All structures need a solid foundation to build on and Dr. Adeboye Adejare, professor and chair of Pharmaceutical Sciences, and Dr. Bin Chen
, assistant professor of Pharmaceutical Sciences, feel such a foundation was recently cemented with Nanjing University of Chinese Medicine.
As invited lecturers, Drs. Adejare Chen spent a week at one of China
’s most respected academic institutions to help set up a collaborative partnership.
“We wanted to try to explore the opportunity for future collaboration in education and research,” Dr. Chen explained. “We’ve already started it in research. And hopefully, we are able to get some of their graduates to come here to pursue advanced degrees.”
Front row from left: Professor Ying Lu, director of Lab of Pharmacology & Toxicology at the Research Institute; Dr. Adeboye Adejare; Dr. Bin Chen; Professor Huiming Bian, director of Lab of Cardiovascular Pharmacology at the Research Institute. Second row from left: Mr. Qiang Sheng, general secretary at the Research Institute; Associate Professor Wenbing Shang, director of Lab of Endocrine Pharmacology at School of Medicine; Professor Weifeng Guo, vice-director of Research Institute; Associate Professor Long Chen, director of National Lab of Pharmacology at NJUCM; Professor Shizhong Zheng, associate director of Pharmacology & Toxicology at the Research Institute.
The genesis of the trip started a year ago when a delegation from Nanjing University of Chinese Medicine (http://www.nju.edu.cn/cps/site/njueweb/fg/index.php
) led by university president Dr. Wu Mianhua visited the U.S.
group made stops at Stanford University
, Harvard University
, and Merck & Co., Inc., and thanks to Dr. Chen, at University of the Sciences.
Dr. Chen received his BS in pharmacy in 1992 and an MS in pharmacology in 1995 from Nanjing University of Chinese Medicine. He also worked there for three years as a lecturer before departing in 1998 to earn his PhD in Pharmaceutical Sciences from Catholic University Leuven (Belgium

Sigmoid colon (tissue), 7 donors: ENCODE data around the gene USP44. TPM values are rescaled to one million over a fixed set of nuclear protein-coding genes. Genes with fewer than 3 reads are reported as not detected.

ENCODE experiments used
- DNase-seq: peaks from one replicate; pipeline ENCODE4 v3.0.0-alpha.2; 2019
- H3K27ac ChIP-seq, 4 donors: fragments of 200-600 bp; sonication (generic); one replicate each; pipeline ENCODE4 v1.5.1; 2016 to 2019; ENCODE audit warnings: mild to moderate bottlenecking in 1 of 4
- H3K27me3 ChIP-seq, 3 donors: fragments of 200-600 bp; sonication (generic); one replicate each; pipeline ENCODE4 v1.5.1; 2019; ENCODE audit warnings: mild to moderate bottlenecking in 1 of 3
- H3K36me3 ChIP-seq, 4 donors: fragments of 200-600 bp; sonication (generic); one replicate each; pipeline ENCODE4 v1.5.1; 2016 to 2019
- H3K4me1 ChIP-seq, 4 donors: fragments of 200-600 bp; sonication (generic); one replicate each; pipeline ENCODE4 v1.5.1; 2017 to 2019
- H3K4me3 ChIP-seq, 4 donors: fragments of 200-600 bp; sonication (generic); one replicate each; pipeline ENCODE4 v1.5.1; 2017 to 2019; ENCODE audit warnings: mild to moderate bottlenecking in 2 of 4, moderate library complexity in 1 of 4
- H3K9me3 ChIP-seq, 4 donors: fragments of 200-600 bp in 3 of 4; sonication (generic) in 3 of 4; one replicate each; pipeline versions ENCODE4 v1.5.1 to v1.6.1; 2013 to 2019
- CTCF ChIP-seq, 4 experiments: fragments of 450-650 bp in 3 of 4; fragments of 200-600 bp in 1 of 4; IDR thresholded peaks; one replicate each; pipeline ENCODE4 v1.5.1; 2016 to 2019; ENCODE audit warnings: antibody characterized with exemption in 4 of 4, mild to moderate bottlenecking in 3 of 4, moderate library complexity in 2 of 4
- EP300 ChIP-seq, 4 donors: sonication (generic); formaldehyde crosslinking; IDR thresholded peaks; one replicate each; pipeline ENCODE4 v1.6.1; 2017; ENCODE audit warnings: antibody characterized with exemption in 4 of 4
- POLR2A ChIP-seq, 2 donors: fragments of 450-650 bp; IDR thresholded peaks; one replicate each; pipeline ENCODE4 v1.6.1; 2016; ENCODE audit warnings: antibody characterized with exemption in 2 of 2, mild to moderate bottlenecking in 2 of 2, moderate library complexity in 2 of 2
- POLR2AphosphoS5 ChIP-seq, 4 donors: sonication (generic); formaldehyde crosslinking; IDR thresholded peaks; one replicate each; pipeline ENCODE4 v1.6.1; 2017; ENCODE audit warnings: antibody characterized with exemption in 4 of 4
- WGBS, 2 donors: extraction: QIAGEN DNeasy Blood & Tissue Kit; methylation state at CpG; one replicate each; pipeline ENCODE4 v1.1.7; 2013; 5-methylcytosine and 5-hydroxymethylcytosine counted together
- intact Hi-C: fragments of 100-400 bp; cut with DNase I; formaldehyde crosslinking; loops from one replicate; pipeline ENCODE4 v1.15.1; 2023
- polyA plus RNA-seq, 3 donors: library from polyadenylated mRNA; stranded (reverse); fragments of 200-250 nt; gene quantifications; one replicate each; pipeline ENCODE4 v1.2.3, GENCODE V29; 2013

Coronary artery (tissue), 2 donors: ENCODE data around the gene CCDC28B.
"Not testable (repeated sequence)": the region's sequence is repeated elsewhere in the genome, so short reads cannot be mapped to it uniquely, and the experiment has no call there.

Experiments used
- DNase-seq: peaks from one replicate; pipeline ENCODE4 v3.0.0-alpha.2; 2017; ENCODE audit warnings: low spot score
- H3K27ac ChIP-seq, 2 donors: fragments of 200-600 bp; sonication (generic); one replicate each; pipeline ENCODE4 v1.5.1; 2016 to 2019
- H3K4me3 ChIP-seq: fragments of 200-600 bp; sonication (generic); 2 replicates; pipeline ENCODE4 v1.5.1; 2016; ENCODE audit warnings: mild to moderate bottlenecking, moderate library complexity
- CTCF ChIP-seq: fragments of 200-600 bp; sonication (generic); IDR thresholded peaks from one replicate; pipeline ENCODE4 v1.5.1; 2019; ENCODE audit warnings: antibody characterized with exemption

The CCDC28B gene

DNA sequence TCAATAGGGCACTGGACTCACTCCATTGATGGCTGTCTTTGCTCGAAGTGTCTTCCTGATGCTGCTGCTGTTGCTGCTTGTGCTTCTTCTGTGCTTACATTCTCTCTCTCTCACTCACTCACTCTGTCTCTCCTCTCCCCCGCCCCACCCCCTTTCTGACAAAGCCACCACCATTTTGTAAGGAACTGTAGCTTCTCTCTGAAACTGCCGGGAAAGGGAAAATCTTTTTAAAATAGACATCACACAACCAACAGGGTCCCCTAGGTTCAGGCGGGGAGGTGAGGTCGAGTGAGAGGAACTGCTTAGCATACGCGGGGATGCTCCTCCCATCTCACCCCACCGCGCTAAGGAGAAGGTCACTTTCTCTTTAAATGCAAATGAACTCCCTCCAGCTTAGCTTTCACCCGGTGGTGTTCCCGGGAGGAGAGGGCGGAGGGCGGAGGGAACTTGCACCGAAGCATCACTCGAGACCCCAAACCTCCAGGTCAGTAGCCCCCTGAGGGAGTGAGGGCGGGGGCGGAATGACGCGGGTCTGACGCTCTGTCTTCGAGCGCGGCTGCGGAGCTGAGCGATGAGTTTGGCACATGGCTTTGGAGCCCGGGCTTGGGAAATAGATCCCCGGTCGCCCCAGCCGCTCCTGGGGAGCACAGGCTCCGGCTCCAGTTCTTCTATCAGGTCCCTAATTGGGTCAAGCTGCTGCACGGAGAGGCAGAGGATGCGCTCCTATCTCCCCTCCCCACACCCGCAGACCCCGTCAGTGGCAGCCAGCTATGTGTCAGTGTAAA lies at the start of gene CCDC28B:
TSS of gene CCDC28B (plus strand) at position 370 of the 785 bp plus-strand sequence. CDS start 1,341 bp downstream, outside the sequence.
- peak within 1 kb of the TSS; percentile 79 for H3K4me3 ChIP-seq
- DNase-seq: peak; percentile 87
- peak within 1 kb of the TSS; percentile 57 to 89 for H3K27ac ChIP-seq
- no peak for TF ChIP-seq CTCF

). He maintained ties to his alma mater which resulted in the delegation coming to campus.
Not long after the visit, Dr. Adejare was extended an invitation to serve as a visiting lecturer along with Dr. Chen.
The two researchers made their way to the city of Nanjing
in the southeast portion of China
on October 7. Nanjing
, which means Southern capital, is the ancient capital city of China
and was the seat of power for six dynasties. The school which draws its name from the city was established in 1902, and now boasts 21 schools with 12,655 undergraduate as well as 11,030 graduate students. It is spread across three campuses, including its newest, Xianlin Campus which opened in September 2008.
Dr. Chen, whose focus is on cancer research, presented “Photodynamic Vascular Targeting Therapy” in his native language. This was his second visit in 10 years, the first about two years ago, and he was surprised how quickly the new campus went from a construction site to a bustling academic location in that short time.
When it was Dr. Adejare’s turn, he opened his talk on “Navigating Chemical Space for Medicine: A Case Study in CNS Drug Discovery” with the traditional Chinese greeting ‘ni hao.’
“Of course, my Chinese is not that good,” Dr. Adejare laughed. “So after saying ‘ni hao,’ I told the audience that was all they were getting. But Bin was there to translate for me. It was a nice three-hour lecture.”
In addition, the two dined twice with the university’s president and had numerous interactions with top officials including Dr. Anwei Ding, dean of School of Pharmacy, Dr. Hao Wu, director of Research Institute and Dr. Guicheng Huang, director of Department of International Cooperation & Exchange. While an exchange of students or faculty can be arranged, one immediate consequence that has already been set in motion is the exchange of research.
“We hope to use our technology to do some joint research with their labs because they have their own drugs in the process of development, but they don’t have the technology that we have here,” Dr. Chen explained. “One option would be to use our instrument facility to help them do some of their work and have a joint paper/grant submission.”
Whatever the outcome the mutual visits have opened some doors.
“We are hoping that there will be people from there looking to come here for short-term type visits and vice versa,” Dr. Adejare said. “For example, we can easily accommodate a USP student who wishes to do a rotation or research in traditional Chinese medicine or who wishes to do a study abroad type program in China
. The same applies to other members of the USP family.”